• +1 Really cool answer. I wonder if using a red/near IR laser would be a better choice since the OP is only concerned with a very small distance and the water's absorption may help reduce interference, especially the deeper it is under water?? – Garrett Fogerlie Jan 23 '13 at 15:48
• @GarrettFogerlie Good point... and 980 nm IR lasers are easily available, as are IR photosensors, including some pretty sophisticated integrated parts with great IR-pass filters built into the lens. – Anindo Ghosh Jan 23 '13 at 15:55
• Thanks Anindo I'll give this a try. Any suggestion on the phototransistor ? – user1622997 Jan 23 '13 at 17:07
• How can you calibrate this system when the nature of the reflector is unknown (the OP is using a ROV which is moving through the water and hence its local environment will be constantly changing)? Relying on intensity variations to measure distance is very risky. With such a small distance, ultrasonics should work as the attentuation will be very low. The pulse width required depends on the desired resolution which is not given. – Barry May 6 '17 at 21:13

This Underwater Ultrasonic Sensor for distance measurement may be just what your looking for. As Michael Karas pointed out, that ultrasonic sensor is rated from 30cm-3m, sorry. However, this site may have another suitable option.

You could create your own module with an underwater transducer. You should read this if you haven't already.

Any easy way that I can hack a fish finder, or create a simple sensing unit using a MCU and a sensor???

I'm not very familiar with fish finders, but I would bet you could get a real cheap fish finder that has a data output and try to mod that to work with your project. However I think the range will be to large for you, since you only need 20cm, a fish finder (or it's transducer) will most likely not be too accurate at this distance.

This is the cheaper version of the first module I linked to, (at least I think it is) Waterproof Ultrasonic Sensor Distance Measuring Module is not meant to be used under water but it may work for you depending on the depth of your device.

• The first transducer/range finder that you linked is only good for making measurements down to 30cm. That is not in the ball park of the OPs 20cm max distance. – Michael Karas Jan 23 '13 at 1:39

I have run into this water depth measurement before and found that a pressure sensor and a bubbler (i.e., a fish bait tank airator) works nicely as demonstrated and explained in this Floating Dock Patrol YouTube video https://youtu.be/0CRarPCHXk0 . The micro in the Floating Dock Patrol is one from Parallax (Raspberry Pi would work too). I find Mr. Ghosh's answer very interesting and I am going to try it (I'm in the process of procuring the parts for the laser idea). I tried hacking a fish finder but the accuracy of a fish finder in shallow water is poor and lots of noise. Ultra sonic sensors don't work as they just bounce off the water. The bubbler works the best so far but the blue laser might be a simpler approach.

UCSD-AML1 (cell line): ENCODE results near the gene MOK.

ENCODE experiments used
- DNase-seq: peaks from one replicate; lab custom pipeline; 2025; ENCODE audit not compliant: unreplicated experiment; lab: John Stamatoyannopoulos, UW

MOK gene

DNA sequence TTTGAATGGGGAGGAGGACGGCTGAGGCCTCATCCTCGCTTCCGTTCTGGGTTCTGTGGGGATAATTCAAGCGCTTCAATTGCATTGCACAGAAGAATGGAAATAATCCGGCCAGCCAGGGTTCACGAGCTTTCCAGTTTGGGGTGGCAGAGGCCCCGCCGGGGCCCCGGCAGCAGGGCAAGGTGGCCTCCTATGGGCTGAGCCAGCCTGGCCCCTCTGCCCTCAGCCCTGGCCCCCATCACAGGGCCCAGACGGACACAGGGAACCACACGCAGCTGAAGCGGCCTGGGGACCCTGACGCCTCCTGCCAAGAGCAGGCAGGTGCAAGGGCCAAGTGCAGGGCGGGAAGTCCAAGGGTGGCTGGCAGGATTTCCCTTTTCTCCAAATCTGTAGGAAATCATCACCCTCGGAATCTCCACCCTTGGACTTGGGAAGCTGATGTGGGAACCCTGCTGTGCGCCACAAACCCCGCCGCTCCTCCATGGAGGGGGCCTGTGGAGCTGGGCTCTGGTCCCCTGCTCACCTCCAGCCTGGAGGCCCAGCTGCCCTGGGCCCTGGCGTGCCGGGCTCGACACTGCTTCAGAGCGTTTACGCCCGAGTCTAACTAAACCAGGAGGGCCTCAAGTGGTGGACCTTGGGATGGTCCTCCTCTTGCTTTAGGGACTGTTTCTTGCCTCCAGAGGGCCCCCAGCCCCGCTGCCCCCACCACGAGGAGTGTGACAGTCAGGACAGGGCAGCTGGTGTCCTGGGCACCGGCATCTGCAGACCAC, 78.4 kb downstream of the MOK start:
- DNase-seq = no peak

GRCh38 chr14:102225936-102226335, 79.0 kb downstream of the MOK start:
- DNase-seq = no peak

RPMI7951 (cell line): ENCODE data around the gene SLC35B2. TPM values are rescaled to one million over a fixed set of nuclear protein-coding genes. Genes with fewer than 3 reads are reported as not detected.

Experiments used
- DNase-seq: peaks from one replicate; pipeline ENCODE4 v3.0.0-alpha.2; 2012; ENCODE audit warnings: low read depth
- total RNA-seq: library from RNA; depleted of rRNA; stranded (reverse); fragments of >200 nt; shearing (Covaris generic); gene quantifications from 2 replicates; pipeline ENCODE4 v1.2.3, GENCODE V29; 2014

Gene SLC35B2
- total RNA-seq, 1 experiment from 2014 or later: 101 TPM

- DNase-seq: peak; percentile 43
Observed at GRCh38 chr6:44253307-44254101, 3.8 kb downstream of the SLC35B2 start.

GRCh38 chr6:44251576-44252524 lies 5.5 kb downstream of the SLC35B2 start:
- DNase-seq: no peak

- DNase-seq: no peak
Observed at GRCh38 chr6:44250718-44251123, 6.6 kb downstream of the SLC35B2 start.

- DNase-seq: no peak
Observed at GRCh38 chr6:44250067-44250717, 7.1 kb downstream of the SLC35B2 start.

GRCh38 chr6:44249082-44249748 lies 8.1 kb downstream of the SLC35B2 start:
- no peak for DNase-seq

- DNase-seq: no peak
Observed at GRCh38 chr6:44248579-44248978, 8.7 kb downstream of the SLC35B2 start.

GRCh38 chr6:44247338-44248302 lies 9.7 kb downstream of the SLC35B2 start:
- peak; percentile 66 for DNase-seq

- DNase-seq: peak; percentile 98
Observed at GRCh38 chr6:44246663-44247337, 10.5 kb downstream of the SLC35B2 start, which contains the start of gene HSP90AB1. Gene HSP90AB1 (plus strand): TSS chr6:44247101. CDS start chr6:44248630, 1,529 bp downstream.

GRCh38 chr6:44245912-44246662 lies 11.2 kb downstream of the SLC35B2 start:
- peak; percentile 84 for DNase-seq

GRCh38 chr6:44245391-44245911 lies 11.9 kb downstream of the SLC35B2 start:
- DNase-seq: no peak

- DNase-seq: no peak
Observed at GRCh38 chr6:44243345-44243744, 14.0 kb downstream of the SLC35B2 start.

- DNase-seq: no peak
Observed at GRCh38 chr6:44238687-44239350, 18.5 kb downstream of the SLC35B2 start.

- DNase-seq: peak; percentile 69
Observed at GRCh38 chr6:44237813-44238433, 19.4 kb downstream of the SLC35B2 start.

I may be a little late to the party on this one, but any of the sharp IR proximity sensors will work underwater and are ideal for short ranges. I use them for this very application on the project I am currently working on. You will need to waterproof them and place them behind some sort of IR permissive case. I use a GoPro housing with the sensor fixed in place and a small through hole gland installed (can be sourced from McMaster Carr or similar supplier). They do have a non-linear response and you will likely have to map values to the response of the sensor based on testing as IR attenuates pretty heavily in water, but this sensor is low cost and is incredibly easy to install and leverage. Of note, it is only ideal for short range applications.

• Of note, the through hole gland is for the wire which suppllies the voltage, ground and signal wires. – Matthew Connolly Nov 7 '18 at 15:38

As sort of an empirical reference, my experience with various fish finders suggests they do not work well in less than 1ft of water. I suspect they need a minimum distance to properly hear the reflection. If the transducer is up against a flat surface, the readings are incorrect. It is also possible the receiver is highly directional, so when the receiver is <1ft from the reflection surface, it misses the reflection.